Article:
BENGALURU: Outcomes in breast cancer are influenced by various factors, such as subtype of disease and stage of diagnosis. Certain subtypes such as the triple-negative subtype are known to have poor prognosis with many patients recurring within three years, whereas the hormone positive subtype is known to have excellent prognosis. Early detection is another factor that plays a key role in prognosis. In Western countries, most patients are diagnosed in early stages due to greater awareness and systematic screening for breast cancer. These early-stage breast cancer patients have a very high relative survival rate of five years after diagnosis, underlining how crucial early detection is.
There are various other short and long-term benefits of being detected in the early stages of breast cancer. Patients who are diagnosed with Stage I or II breast cancer are candidates for breast conserving surgery (BCS) rather than mastectomy. The main advantage of conservation is that a woman keeps most of her breast, thus avoiding the psychological effects associated with permanent removal. One point to note is that patients who undergo BCS have to also undergo radiation to help lower the chance that the cancer will come back in the breast.
Various studies have demonstrated that choosing BCS (plus radiation) over mastectomy does not affect a woman’s chances of long-term survival. With the latest radiotherapy technologies and specialist breast cancer surgeons now available in India, BCS is a viable option for Indian breast cancer patients who are detected with early-stage disease.
Another advantage of early detection is the ability to tailor treatment based on the results of a prognostic test. Prognostic tests analyse certain biomarkers in patient’s tumour to assess how likely it is that their cancer will relapse. In the era of personalised medicine, prognostic tests are gaining popularity in customising treatment based on each patients needs. These tests allow patients to be classified “at low risk of relapse”, therefore avoiding aggressive treatment like chemotherapy, or “at high risk of relapse” and more likely to benefit from additional treatment.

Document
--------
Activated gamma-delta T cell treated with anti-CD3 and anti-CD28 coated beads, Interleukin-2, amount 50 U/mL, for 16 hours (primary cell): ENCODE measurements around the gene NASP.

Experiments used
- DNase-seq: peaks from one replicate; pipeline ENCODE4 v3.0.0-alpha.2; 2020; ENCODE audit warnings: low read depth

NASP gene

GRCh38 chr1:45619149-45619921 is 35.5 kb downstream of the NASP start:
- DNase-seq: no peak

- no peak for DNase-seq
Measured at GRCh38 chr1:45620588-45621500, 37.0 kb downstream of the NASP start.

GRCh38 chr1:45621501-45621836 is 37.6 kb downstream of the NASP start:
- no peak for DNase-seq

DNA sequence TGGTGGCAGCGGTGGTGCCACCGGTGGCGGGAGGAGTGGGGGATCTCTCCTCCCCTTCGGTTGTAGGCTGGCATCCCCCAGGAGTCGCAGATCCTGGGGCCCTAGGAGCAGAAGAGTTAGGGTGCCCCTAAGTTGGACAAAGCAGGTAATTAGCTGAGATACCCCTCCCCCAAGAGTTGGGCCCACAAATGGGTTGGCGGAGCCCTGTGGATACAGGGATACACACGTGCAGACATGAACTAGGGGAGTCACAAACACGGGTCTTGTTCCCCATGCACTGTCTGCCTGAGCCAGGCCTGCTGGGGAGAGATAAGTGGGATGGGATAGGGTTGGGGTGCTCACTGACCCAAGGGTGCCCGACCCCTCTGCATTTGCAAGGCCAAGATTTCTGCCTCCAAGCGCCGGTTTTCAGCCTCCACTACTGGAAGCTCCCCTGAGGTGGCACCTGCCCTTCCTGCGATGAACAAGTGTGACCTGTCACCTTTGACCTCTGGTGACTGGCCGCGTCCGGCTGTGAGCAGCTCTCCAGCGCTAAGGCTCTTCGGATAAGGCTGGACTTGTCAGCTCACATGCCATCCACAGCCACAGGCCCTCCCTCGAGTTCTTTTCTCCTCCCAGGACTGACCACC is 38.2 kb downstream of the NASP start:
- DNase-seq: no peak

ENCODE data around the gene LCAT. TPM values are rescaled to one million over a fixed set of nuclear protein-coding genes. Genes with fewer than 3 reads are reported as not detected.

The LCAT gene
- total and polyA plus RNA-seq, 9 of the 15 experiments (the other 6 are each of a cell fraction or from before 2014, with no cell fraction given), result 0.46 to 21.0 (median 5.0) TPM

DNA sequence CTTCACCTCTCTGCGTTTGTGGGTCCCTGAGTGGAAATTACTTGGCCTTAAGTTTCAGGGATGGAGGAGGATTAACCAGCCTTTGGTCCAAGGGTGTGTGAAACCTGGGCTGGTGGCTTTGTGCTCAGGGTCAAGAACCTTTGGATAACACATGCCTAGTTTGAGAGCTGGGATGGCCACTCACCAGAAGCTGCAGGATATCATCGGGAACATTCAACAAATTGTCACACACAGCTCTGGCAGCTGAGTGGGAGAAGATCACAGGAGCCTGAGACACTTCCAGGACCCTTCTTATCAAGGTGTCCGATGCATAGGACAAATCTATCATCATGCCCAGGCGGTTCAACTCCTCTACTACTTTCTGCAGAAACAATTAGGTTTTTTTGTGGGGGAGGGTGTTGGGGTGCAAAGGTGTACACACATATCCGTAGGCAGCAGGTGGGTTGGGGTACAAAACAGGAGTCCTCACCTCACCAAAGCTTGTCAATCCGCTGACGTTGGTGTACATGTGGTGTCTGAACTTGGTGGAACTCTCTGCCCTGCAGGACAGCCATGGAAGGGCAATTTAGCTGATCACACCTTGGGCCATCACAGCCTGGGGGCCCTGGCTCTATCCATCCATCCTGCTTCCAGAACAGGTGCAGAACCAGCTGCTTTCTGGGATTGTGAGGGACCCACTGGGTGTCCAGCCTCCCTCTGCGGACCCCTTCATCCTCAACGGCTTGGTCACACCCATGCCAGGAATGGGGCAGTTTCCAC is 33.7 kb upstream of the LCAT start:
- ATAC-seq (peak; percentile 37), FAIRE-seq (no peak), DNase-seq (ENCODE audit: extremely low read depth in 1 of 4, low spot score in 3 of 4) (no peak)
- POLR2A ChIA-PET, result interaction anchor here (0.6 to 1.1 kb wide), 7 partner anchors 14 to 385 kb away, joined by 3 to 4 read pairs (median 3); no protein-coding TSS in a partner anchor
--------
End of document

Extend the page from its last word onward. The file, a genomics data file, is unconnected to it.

Most cancer patients undergoing chemotherapy suffer due to one or another side effect. The impact is greater on elderly patients. Given the harsh side-effects of chemotherapy, it is very important to ensure that patients who don’t need chemotherapy are not subjected to it unnecessarily. Prognostic tests that help personalise treatment are now available in India but are not widely used as they are quite expensive Recently, an affordable prognostic test, “CanAssist Breast” has been developed by an Indian company. Premier cancer hospitals and research institutions across India have participated in the validation of this test, allowing Indian breast cancer patients the opportunity to undergo a prognostic test and get the treatment best suited to them.-The author is senior consultant, medical oncology, Cytecare Hospitals